After the storm abated, I drew the machine nearer the earth, and discharged the gas; Mrs. Graham and myself having safely stepped out of the car. A club being then held at the village of Cuckfield, about two hundred persons were on the spot at the descent.

We experienced the greatest courtesy from the inhabitants of this romantic village; a carriage was brought into the field which took Mrs Graham off to the Kings Head, amidst the shouts of the assembled throng and was then sent back, accompanied by a cart, to carry the balloon.

We are indebted for much kindness to Mr Kemp, toy-merchant, of Barbican, who happened to be in this place; also to Mr Sugden, Esq. of Cuckfield.

Having taken refreshment, we started for home, in a chaise and four horses, at half-past nine; and arrived at Poland Street at half-past two this morning, having experienced no other inconvenience than Mrs. G and myself having a violent earache and slight deafness. When in the air, for some time we could not hear each other speak, in consequence of the density.

I need not say anything of Mrs Graham on this occasion. Her conduct on entering the car was quite sufficient to prove the pleasure I experienced from her company, and remarks during the voyage.

The length of line to the grapple iron was 270 feet. Mrs, G., looking over the car, observed that the grapple looked about the size of a small knife. The greatest height we reached appeared to be by the gauge, two miles and a half (13,200 feet). Mrs Graham threw over the car an empty ballast bag; after this had descended a considerable distance, it became inflated, and ascended to the level of the car, and remained with us till we descended, having at one time reached as high as the equator of the balloon.

The couple landed 40 miles south at 6.55pm after being in the air for one hour and 20 minutes. Edward Bates, local clockmaker and diarist confirms the event: ‘An air balloon descended with Mr. & Mrs. Graham in the car in a field near Cuckfield Town about a quarter before seven in the evening came.’

Edward Bates, local clockmaker and diarist confirms the event: ‘An air balloon descended with Mr and Mrs Graham in the car in a field near Cuckfield Town about a quarter before seven in the evening came.’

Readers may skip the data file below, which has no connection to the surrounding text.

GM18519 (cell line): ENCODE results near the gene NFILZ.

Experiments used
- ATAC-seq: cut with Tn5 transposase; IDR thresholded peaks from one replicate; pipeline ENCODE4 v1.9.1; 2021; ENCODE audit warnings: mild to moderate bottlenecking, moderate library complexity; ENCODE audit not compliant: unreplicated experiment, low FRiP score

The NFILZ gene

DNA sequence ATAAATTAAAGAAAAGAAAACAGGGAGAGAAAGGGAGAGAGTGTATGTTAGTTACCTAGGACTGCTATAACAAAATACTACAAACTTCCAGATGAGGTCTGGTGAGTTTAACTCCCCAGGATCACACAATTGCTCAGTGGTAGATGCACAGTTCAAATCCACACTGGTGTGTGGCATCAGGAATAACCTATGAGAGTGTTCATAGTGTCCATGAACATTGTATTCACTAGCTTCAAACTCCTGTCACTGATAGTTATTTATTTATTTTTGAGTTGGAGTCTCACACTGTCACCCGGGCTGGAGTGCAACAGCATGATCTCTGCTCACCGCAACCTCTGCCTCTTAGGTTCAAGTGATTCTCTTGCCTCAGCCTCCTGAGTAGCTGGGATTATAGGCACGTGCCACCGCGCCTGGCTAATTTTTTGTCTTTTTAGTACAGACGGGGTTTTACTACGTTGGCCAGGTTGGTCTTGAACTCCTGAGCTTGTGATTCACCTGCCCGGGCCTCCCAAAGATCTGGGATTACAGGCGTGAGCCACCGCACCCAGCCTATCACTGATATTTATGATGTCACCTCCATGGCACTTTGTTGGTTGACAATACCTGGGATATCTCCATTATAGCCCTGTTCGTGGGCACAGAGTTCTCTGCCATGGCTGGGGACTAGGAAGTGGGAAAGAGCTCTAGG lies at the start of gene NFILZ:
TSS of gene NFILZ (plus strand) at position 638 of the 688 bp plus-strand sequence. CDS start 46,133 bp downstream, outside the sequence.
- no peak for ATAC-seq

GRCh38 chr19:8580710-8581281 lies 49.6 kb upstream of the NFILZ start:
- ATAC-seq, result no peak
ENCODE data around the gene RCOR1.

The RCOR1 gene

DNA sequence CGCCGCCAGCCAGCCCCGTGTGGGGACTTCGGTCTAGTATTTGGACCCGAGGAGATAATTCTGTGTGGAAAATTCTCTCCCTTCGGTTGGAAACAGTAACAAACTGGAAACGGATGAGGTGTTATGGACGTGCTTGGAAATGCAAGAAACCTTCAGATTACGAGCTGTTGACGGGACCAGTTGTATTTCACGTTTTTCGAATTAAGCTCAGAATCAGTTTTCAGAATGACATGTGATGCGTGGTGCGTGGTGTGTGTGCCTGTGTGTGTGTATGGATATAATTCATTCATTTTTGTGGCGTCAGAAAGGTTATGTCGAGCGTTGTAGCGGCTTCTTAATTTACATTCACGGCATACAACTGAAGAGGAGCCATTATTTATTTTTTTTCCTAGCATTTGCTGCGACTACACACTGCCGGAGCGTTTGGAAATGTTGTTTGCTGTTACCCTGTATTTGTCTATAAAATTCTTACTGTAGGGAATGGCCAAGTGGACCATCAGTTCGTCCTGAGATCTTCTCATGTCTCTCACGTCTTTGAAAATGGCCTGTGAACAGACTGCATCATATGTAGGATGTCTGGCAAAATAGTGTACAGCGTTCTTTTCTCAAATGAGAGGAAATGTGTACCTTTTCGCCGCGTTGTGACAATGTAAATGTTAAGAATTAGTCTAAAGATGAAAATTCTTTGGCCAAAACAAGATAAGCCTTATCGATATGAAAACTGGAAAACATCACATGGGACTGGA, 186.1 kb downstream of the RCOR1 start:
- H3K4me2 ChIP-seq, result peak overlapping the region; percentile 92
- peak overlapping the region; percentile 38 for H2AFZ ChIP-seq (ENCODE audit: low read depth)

In a cruel twist of irony, Graham’s balloon passed over the mourners coming from the

burial of a Thomas Harris another pioneering English balloonist from a fatal balloon flight a week earlier. From a newspaper account of the time we learn some details of the ill-fated flight:

When about two miles from the earth, owing to some mismanagement in letting the gas off, the balloon descended with so much rapidity that Mr. Harris was instantaneously killed, and Miss Stocks materially injured (Ed: badly bruised).

Mrs. Harris, whose face was completely concealed by her hood, appeared to be deeply affected on taking a last view of the coffin in the grave, but seemed more composed on the return till within a short distance of her home, when the shouts of the populace announcing the ascent of Mr Graham, revived her extreme grief.

Mr Graham was an accident-prone balloonist - but Margaret built up a reputation for her daredevil flights, albeit not without incident. One story led to the apocryphal account of her skirts acting as a parachute to slow he descent in a fall. If you would like to know more check out the audio account listed below . The ballooning history book makes a fascinating read too.


Ballooning: A History, 1782-1900, by SL Kotar and JE Gessler, McFarland & Co, 2011

Viewable in part on Google Books:

Morning Chronicle, Saturday 5 June 1824.

To read more about George Graham's misadventures download the pdf: 'Up, up and away an account of ballooning in and around Bristol and Bath 1784 to 1999'


A similar gas-filled French balloon of the time.

A period posted promoting another of Margaret's later adventures.

A ‘collecting card’, portraying Thomas Harris chivalrously falling to his death to save his companion.

Contributed by Malcolm Davison